That is a good question….Do you have soft teeth?

 

Is there such a thing?

 

I had never heard of soft teeth, until one day a patient told me her teeth were soft and it ran in her family.

 

The picture above is what came to my mind when she said that. Marshmallow for teeth.

 

After that I researched theterm “soft teeth” because I was not taught about this phenomenon in hygiene school…. However, I was taught some teeth are more susceptible to developing decay than others.

 

What if I told you there is no such thing as soft teeth?

 

Even though “soft teeth” are just a myth there are some things you can do to avoid having problems with your teeth.

 

Almost everyone is born with strong teeth.

 

Teeth are made of enamel which……is actually the hardest substance in the human body, even stronger than our bones.

 

Enamel is not bone, it is tissue, made of 96% hard minerals including calcium phosphate and hydroxyapatite the other 4% is made up of water and protein.

 

These minerals give the teeth great strength and hardness along the ability to flex and absorb tremendous forced without breaking or fracturing.

I know right, hard to believe.

 

Enamel is the hard-outside layer of a tooth that protects the sensitive yellow inside layer of the tooth called dentin.

 

What are some causes of soft teeth?

 

Enamel becomes weak is if the teeth are deficient in these minerals.

 

Tooth enamel can undergo a process called demineralization if the PH of the mouth falls below 5.5

 

The combination of bacteria and sugars in the mouth generate acid, this acid cause the minerals in the enamel to slowly dissolve ……creating cavities.

 

This softening of the enamel by the bacteria and acid assist in the decay process making the tooth soft.

 

If you think that “soft teeth” tend to run in your family, you’ll be surprised to know the real reason cavities happen.

 

Mothers who carry these bacteria — especially those who have several cavities while pregnant— can pass the bacteria from their mouth to the baby or child through their saliva and blood.

 

It’s important to avoid transferring bacteria from one mouth to another and to begin dental care early.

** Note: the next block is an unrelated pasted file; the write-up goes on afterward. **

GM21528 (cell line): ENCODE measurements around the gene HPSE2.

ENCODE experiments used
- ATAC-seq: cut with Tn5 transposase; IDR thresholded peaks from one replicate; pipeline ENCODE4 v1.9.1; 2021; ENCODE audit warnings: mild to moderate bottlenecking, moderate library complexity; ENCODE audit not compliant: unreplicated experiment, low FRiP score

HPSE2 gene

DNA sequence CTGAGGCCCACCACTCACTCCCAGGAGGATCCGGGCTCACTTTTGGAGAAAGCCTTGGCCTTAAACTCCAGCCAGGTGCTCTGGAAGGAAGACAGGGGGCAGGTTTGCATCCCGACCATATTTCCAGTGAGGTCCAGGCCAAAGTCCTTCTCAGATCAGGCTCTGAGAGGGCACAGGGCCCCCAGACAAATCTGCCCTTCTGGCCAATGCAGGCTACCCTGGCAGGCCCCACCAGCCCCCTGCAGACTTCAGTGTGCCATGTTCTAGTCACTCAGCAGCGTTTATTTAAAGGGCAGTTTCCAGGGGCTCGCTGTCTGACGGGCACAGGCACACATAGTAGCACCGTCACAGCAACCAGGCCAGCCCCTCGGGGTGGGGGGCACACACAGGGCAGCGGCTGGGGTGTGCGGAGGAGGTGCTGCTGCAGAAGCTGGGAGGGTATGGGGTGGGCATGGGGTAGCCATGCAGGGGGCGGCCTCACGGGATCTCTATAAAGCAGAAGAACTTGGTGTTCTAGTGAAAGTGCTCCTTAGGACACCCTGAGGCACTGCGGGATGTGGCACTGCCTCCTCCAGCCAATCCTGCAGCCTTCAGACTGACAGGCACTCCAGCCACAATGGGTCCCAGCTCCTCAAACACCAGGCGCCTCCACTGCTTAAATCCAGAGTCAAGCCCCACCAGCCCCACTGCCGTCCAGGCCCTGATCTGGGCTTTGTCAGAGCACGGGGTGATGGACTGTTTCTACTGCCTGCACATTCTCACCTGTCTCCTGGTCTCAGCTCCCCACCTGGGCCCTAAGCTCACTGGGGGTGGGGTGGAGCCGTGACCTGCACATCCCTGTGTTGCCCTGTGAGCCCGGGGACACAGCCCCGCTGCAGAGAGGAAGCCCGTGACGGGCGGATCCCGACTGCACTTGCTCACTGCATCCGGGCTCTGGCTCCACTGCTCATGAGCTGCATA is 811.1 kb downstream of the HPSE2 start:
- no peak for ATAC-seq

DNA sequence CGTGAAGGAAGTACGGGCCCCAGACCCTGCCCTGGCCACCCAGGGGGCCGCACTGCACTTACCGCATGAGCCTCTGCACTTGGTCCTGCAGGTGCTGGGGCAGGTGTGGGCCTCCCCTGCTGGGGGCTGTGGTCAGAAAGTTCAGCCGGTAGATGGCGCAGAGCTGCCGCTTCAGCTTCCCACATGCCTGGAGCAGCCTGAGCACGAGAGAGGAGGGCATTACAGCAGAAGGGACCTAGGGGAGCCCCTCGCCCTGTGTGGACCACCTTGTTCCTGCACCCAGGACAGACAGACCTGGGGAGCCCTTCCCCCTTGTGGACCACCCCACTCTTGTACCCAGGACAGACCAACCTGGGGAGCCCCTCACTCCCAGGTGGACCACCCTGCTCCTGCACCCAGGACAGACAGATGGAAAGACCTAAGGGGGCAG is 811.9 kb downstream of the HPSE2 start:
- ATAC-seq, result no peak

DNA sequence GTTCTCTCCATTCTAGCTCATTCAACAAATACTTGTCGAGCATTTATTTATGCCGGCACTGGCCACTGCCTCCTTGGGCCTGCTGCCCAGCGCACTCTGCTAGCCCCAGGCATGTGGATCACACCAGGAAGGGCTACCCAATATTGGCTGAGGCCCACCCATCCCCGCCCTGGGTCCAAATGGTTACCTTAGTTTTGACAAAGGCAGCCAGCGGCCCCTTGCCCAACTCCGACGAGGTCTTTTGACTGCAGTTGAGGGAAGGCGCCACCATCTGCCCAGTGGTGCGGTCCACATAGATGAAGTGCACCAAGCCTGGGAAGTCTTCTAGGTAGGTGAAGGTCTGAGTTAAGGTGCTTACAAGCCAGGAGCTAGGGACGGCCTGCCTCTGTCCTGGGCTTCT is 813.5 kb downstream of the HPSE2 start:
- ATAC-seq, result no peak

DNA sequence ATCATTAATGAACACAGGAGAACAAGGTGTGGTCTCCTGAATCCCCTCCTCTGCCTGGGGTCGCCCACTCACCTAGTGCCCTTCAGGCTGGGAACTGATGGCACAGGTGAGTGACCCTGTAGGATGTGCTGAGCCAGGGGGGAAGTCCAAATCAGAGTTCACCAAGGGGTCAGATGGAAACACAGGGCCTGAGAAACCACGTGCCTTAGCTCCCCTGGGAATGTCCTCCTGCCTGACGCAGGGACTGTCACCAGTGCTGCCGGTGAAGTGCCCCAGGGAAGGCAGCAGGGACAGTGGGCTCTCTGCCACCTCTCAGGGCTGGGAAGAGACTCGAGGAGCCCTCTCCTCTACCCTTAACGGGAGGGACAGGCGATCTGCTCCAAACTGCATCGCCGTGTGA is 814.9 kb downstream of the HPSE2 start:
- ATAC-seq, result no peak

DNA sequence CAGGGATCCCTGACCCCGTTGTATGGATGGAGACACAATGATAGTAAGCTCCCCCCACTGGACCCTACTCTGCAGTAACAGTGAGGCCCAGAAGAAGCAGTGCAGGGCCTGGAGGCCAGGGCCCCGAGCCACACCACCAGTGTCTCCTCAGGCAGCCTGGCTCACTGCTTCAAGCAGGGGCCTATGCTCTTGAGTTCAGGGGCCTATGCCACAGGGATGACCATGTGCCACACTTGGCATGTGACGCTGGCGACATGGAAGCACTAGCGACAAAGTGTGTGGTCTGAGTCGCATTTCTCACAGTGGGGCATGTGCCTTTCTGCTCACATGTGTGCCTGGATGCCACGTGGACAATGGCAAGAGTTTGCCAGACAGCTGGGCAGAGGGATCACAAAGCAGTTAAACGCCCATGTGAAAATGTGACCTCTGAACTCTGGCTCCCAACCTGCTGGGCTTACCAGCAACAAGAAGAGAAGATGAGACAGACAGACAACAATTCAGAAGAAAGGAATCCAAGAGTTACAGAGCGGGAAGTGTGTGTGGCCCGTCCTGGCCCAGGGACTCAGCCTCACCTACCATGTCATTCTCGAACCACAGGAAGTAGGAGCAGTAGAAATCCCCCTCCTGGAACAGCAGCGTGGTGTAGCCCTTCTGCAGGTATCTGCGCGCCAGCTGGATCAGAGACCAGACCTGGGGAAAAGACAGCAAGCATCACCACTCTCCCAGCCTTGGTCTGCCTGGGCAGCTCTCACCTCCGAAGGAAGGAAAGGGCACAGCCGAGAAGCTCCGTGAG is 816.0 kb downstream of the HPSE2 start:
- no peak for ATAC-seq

It is Bacteria that are to Blame

 

Tooth decay, or a cavity, is the process where harmful acids dissolve part of the tooth enamel.

 

Teeth really are strong enough to resist decay, but when plaque sits on a tooth for more than 24 hours, and if you’ve eaten anything with sugar in it, acid will be produced, and the decay process begins.

 

The bacteria formed acid will literally work to weaken and break down the enamel on your teeth where plaque is found.

 

Without proper oral hygiene including regular brushing and flossing, the longer that the bacteria remain on a tooth slowly dissolving it away.

 

Research shows that dental caries (tooth decay) is an infectious disease.

 

In fact, it is the most common chronic childhood disease.

 

But there’s good news: like most diseases in your mouth ……It is preventable.

 

Dental caries is associated with particular strains of bacteria, called StreptococcusMutanswhich live in the mouth.

 

Most people who suffer from frequent dental caries (cavities) (tooth decay) actually start out with perfectly normal healthy teeth.

 

Their enamel is just as developed and strong as the average person.

 

Poor dental habits are usually the cause of most cavities and with very few exceptions nearly all cavities are 100% preventable.

 

There really is a condition that causes some people’s teeth to be more susceptible to cavities than others.

 

It is called Amelogenesis Imperfecta and can result in thin, improperly formed enamel. This enamel is often pitted, uneven and brown. I have seen this occur even before the teeth erupt into the mouth. It is visible on x-rays.

 

There is not much that can be done to prevent this condition. When the teeth erupt sometimes you can seal the occlusal surfaces but most of the time these teeth will eventually need fillings and possibly crowns to protect them.

 

A tooth can also become “soft” if some unusual event occurs to disrupt normal development.

 

The development of a tooth is a complex and coordinated process and many things can disrupt it.

Some Examples of things that can make teeth soft include but are not limited to: